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    « Business Communication: The Pros and Cons of E-mail

    Business Communication: Share of Discussion in PR »

    Business Communication: Building PR Capability
    written by tessa and filed under General and Public Relations | 3:59 am | 11/16/2005

    An article in the current issue of PRInfluences provides ten steps in creating PR capability in an organization.

    1. Establish the key business reason for having a PR capability - whether for marketing purposes, for a certain business event or for stakeholder considerations - and why now is the right time for it. Be very specific.

    2. Identify an internal figure of authority or influence to champion the proposal, present your case to him or her, ask his or her advice, and request his or her help in advocating the move.

    3. Show management how your competitor is using PR to their advantage. Analyze the competitor’s PR efforts and quantify specific actions and outcomes. Provoke a reaction.

    4. Do research on the type of PR measurement and evaluation tools most appropriate to your organization and management. Use these to demonstrate specific results that can be expected.

    5. Do research on PR and its benefits in organizations around the world. Present the information, including award-winning case studies.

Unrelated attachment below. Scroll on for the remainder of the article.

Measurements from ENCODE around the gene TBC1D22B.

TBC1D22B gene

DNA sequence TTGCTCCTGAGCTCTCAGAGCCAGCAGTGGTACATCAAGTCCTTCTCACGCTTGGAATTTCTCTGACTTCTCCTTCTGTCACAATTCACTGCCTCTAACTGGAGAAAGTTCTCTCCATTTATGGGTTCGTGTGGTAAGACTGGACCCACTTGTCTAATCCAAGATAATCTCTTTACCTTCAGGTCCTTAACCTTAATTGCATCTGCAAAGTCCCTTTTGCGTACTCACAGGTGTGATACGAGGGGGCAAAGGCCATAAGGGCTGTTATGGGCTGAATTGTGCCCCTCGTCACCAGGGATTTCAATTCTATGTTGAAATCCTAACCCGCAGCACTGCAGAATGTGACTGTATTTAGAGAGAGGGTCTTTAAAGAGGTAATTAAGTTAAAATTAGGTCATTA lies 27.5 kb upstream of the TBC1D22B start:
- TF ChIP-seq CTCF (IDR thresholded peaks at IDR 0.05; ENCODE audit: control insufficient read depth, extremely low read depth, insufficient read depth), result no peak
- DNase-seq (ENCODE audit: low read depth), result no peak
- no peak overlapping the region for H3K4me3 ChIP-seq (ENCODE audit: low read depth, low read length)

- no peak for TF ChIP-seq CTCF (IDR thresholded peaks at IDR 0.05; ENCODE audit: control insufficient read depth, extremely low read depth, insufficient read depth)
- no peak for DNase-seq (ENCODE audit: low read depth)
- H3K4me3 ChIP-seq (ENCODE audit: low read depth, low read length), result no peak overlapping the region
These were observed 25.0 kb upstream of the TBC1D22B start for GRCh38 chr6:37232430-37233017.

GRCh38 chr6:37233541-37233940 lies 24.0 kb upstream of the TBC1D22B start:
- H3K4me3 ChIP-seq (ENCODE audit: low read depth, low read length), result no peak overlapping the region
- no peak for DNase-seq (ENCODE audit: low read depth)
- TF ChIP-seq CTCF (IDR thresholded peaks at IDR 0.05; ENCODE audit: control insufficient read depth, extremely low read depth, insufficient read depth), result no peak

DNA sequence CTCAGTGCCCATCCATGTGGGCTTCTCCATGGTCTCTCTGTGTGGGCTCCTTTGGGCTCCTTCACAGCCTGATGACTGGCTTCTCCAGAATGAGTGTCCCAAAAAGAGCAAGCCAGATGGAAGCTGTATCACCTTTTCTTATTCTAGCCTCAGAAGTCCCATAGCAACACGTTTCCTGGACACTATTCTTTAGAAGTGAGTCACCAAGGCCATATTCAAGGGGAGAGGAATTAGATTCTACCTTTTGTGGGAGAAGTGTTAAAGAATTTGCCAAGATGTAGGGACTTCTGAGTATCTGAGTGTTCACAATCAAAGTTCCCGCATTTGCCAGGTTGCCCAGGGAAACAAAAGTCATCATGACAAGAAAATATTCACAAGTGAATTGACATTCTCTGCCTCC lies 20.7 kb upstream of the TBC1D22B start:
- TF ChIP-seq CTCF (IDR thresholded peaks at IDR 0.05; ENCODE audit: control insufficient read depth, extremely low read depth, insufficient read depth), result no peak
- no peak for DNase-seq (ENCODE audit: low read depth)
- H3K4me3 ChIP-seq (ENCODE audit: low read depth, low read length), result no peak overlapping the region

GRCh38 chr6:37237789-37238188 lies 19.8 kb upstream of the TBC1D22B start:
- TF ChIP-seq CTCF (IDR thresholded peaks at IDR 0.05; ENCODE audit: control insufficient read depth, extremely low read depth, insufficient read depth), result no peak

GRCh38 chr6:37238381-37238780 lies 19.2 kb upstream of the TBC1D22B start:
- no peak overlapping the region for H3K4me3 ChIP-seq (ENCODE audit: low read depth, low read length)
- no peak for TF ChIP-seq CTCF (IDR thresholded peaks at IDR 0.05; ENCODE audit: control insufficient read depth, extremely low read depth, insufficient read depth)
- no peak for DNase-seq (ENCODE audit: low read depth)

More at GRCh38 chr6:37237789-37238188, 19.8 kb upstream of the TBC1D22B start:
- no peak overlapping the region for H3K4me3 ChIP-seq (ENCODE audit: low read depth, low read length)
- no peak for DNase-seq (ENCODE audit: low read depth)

6. Determine the PR structure and process most appropriate to your organization and its culture. Identify who the PR team will report to.

    7. Decide whether to keep the task internal or to work with an agency. To keep it internal, you will have to employ a PR specialist. The alternative is to choose an agency with the skills, experience and knowledge you require. You may decide to work with them completely, or to have them help your company set up your internal PR team.

    8. Identify the cost of creating the PR capability for your organization. You will have to consider how much the agency will charge, how much budget will be required overall, and how much your organization can afford to spend. You will also have to identify the source of the budget. Funds currently allocated to other areas could probably be diverted to PR.

    9. Include the process of developing a PR strategy and preparing a PR plan in your proposal. Be concrete.

    10. Convince all those in the organization who may stand to benefit from the creation of a PR capability, and get them to buy into the case not only during the proposal stage but also in the first year of actual implementation.

    If there’s a will, there’s a way.





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    « Business Communication: The Pros and Cons of E-mail

    Business Communication: Share of Discussion in PR »


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